I like that I can have clean, drinkable water without the chemical taste and without having to wait for the water to cool.

North Face Blaze 3D Sleeping Bag: I got my sleeping bag as a graduation gift from high school.  Its rated at 20 degrees, which works  really well for this area (most evenings don’t get too far down below about 22 degrees around here).  Mine is filled with synthetic down, which deals with getting wet better.  Natural down gets clumpy and looses its insulating power when it gets wet.

I also like the fact that the drawstring is a bungee cord.  This means that when I cinch the hood down, go to sleep, and then wake up trapped in a closed sac with only a tennis ball sized hole (which is pretty startling in the middle of the night), I can stretch the draw string and get my head out.

There is only one thing I’d change; I think I’d put the zipper on the other side of the sleeping bag.

Mountainsmith Circuit 3.0: One of the guys at my local gear shop, Wilderness Voyagers, once told me that if you want to buy an ultralight backpacking pack, you have to buy all ultralight gear.  I don’t have all ultralight gear; additionally, while its nice stuff, I don’t have the budget for it.  For this reason, I didn’t want to get an ultralight pack.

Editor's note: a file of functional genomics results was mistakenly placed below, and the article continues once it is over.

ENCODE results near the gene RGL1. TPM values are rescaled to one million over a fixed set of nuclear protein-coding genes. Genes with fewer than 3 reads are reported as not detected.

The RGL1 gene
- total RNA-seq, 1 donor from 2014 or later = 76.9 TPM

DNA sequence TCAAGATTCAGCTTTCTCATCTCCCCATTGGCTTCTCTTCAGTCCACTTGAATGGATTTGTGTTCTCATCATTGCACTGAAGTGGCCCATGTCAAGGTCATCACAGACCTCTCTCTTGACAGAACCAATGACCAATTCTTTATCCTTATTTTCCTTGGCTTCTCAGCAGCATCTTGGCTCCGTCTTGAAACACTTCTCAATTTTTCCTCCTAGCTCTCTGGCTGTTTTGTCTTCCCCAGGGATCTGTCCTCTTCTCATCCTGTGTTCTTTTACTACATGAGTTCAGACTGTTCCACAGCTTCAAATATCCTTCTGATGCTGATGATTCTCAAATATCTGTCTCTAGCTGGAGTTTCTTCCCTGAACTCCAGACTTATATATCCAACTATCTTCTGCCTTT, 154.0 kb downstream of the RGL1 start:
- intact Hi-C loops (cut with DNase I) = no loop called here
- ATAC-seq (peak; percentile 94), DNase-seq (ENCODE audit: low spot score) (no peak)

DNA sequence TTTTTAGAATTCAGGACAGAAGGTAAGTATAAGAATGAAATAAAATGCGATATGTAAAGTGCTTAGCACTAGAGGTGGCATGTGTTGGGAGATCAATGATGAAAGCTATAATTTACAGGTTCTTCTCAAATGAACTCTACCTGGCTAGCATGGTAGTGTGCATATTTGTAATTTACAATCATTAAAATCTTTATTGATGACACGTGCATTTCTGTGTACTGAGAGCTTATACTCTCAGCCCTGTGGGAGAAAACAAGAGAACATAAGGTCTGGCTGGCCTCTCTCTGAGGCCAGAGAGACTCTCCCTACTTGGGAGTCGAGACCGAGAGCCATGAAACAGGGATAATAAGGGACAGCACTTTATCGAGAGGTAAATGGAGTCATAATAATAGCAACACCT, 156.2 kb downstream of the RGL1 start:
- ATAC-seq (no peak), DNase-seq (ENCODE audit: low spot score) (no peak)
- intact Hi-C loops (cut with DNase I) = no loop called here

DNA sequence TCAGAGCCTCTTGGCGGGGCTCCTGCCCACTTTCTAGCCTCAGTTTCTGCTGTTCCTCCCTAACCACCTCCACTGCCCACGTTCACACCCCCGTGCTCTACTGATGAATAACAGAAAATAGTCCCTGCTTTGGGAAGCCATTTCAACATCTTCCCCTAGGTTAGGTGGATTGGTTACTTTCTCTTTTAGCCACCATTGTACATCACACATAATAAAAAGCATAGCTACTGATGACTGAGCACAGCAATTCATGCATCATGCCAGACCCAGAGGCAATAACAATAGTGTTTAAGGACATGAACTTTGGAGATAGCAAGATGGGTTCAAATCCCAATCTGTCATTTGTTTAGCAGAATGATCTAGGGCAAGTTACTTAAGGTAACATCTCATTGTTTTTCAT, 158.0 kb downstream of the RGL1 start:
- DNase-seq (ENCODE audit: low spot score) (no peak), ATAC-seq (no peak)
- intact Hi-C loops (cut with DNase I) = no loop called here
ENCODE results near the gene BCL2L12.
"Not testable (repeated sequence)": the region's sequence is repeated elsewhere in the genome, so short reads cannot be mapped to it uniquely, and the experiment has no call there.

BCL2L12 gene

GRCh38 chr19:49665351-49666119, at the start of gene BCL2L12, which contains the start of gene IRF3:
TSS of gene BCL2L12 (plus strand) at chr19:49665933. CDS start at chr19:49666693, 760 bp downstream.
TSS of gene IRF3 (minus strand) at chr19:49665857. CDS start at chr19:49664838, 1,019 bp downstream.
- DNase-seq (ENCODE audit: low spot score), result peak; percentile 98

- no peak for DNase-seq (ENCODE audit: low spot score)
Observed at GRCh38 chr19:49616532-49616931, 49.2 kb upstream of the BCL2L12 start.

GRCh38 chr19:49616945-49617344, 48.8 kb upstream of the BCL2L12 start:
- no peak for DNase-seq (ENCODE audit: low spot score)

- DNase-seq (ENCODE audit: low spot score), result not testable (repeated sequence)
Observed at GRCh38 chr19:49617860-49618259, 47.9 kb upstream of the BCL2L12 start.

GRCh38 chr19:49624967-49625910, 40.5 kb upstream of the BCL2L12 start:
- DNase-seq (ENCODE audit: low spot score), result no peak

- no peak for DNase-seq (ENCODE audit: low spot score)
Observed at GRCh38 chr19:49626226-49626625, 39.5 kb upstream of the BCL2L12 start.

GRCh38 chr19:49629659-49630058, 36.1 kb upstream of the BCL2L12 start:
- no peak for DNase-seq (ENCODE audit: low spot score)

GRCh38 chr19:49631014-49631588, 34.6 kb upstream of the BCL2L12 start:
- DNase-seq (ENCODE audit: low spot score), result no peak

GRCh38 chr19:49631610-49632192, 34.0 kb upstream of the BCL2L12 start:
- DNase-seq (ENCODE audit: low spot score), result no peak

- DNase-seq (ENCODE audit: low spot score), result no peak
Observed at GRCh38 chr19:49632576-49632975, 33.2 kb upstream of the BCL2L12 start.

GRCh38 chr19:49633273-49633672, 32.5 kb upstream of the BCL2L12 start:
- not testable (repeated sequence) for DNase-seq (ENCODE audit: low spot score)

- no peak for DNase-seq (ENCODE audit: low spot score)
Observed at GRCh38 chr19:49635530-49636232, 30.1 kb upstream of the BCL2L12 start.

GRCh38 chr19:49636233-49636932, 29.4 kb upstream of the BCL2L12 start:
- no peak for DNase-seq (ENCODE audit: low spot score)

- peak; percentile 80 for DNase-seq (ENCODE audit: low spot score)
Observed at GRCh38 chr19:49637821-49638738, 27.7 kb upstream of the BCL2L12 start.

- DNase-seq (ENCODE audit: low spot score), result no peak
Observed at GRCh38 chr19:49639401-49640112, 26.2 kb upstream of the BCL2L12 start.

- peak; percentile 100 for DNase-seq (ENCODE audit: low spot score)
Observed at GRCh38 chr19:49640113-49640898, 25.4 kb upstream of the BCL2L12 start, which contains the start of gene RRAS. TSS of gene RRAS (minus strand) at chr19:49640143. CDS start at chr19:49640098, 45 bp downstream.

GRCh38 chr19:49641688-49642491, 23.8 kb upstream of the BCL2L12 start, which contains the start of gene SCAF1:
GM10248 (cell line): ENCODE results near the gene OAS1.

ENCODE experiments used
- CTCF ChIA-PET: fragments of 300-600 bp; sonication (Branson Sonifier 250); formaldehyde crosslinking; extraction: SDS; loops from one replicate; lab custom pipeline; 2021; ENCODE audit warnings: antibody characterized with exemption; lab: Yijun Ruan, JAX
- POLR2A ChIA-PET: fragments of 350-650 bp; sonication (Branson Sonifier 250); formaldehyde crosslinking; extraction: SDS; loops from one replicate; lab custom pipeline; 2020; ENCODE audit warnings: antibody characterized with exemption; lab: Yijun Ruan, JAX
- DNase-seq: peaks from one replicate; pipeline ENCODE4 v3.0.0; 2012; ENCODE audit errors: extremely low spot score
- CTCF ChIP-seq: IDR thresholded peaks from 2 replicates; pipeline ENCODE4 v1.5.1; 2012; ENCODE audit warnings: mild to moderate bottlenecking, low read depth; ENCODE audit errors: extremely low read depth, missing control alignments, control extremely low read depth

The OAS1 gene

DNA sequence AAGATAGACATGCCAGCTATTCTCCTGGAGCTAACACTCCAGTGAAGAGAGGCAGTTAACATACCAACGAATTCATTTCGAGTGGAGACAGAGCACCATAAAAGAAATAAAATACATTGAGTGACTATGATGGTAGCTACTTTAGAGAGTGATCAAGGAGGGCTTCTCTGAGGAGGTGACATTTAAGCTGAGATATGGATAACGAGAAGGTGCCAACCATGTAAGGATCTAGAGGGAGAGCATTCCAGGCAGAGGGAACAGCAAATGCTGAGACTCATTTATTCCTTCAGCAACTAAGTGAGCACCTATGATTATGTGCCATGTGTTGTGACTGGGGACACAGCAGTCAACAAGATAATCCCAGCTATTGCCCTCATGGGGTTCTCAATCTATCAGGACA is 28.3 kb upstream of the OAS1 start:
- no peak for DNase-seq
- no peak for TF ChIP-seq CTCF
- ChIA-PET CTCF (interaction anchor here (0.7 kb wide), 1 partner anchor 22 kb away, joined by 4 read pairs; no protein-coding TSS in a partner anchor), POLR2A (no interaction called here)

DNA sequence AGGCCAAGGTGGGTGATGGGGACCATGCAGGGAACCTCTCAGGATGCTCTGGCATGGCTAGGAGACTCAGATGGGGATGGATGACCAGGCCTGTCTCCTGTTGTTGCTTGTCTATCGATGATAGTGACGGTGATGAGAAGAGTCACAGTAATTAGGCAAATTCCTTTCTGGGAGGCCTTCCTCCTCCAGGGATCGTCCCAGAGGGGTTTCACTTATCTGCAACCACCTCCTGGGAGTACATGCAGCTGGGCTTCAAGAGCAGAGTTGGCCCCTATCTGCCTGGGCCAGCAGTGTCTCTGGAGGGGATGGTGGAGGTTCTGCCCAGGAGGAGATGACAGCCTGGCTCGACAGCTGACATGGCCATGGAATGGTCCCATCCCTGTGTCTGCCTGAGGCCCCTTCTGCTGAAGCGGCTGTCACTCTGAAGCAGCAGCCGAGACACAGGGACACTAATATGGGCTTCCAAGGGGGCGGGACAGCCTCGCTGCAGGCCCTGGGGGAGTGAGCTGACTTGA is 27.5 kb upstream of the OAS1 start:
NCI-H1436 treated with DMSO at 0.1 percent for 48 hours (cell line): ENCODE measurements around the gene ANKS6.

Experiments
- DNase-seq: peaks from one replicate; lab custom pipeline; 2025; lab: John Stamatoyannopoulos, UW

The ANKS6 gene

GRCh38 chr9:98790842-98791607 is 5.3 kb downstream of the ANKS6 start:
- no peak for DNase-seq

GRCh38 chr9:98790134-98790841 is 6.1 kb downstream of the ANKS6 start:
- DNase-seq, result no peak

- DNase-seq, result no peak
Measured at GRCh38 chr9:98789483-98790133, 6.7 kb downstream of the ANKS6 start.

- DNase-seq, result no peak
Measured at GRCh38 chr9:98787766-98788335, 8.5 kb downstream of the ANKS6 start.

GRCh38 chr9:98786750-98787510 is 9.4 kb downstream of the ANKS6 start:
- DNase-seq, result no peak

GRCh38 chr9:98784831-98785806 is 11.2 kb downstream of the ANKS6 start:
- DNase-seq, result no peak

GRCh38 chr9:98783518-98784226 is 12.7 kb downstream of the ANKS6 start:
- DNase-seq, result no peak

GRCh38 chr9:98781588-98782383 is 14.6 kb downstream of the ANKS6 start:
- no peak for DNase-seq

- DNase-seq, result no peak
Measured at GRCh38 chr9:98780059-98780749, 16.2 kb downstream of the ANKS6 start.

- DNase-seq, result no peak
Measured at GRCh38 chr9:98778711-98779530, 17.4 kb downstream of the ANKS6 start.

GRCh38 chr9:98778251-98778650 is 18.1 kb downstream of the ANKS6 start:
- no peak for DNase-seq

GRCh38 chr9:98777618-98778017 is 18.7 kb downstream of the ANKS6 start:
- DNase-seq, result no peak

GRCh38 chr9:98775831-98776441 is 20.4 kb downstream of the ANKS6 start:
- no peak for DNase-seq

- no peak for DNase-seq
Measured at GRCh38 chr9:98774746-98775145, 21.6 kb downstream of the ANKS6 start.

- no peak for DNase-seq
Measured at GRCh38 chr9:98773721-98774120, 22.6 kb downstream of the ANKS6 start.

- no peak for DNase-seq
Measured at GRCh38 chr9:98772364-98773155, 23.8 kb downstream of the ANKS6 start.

The Mountainsmith Circuit 3.0 is not an ultralight pack; in fact, it is a honkin’ huge pack.  Well over 5500 cubic inches, and it easily swallows my sleeping bag, gear and food for the week.  I could probably carry a 12 year old in this pack, should I ever need to (not sure why I would need to do that, but I’m leaving the possibility open).  Additionally, the pack is made from recycled water bottles (something like 33 recycled 20 oz. filtered water bottles go into it), so I feel nice and ecologically friendly when I carry it.

Melissa loves her Mountainsmith!